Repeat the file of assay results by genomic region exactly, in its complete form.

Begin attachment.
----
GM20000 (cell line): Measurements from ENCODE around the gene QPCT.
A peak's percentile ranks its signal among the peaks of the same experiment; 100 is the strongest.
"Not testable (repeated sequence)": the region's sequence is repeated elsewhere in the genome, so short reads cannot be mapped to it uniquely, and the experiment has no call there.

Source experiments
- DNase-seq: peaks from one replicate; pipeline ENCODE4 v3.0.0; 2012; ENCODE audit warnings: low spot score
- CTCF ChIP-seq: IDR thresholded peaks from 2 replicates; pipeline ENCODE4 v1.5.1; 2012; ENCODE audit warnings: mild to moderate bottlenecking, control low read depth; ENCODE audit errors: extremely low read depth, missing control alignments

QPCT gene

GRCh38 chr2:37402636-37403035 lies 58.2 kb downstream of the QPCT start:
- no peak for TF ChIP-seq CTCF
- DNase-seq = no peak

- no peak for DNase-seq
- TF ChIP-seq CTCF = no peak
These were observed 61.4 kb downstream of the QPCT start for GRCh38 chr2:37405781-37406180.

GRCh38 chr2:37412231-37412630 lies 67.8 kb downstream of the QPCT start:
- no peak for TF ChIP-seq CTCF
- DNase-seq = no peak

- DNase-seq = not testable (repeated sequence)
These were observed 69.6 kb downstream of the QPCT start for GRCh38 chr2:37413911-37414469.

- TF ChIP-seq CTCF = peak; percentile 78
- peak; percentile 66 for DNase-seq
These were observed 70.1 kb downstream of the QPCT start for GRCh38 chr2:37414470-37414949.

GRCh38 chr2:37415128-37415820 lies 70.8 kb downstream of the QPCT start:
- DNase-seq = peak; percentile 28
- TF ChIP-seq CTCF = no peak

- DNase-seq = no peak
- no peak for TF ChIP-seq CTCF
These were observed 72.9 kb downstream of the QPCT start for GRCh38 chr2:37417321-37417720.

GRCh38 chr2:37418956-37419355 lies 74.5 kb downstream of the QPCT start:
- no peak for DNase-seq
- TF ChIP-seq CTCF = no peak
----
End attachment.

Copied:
GM20000 (cell line): Measurements from ENCODE around the gene QPCT.
A peak's percentile ranks its signal among the peaks of the same experiment; 100 is the strongest.
"Not testable (repeated sequence)": the region's sequence is repeated elsewhere in the genome, so short reads cannot be mapped to it uniquely, and the experiment has no call there.

Source experiments
- DNase-seq: peaks from one replicate; pipeline ENCODE4 v3.0.0; 2012; ENCODE audit warnings: low spot score
- CTCF ChIP-seq: IDR thresholded peaks from 2 replicates; pipeline ENCODE4 v1.5.1; 2012; ENCODE audit warnings: mild to moderate bottlenecking, control low read depth; ENCODE audit errors: extremely low read depth, missing control alignments

QPCT gene

GRCh38 chr2:37402636-37403035 lies 58.2 kb downstream of the QPCT start:
- no peak for TF ChIP-seq CTCF
- DNase-seq = no peak

- no peak for DNase-seq
- TF ChIP-seq CTCF = no peak
These were observed 61.4 kb downstream of the QPCT start for GRCh38 chr2:37405781-37406180.

GRCh38 chr2:37412231-37412630 lies 67.8 kb downstream of the QPCT start:
- no peak for TF ChIP-seq CTCF
- DNase-seq = no peak

- DNase-seq = not testable (repeated sequence)
These were observed 69.6 kb downstream of the QPCT start for GRCh38 chr2:37413911-37414469.

- TF ChIP-seq CTCF = peak; percentile 78
- peak; percentile 66 for DNase-seq
These were observed 70.1 kb downstream of the QPCT start for GRCh38 chr2:37414470-37414949.

GRCh38 chr2:37415128-37415820 lies 70.8 kb downstream of the QPCT start:
- DNase-seq = peak; percentile 28
- TF ChIP-seq CTCF = no peak

- DNase-seq = no peak
- no peak for TF ChIP-seq CTCF
These were observed 72.9 kb downstream of the QPCT start for GRCh38 chr2:37417321-37417720.

GRCh38 chr2:37418956-37419355 lies 74.5 kb downstream of the QPCT start:
- no peak for DNase-seq
- TF ChIP-seq CTCF = no peak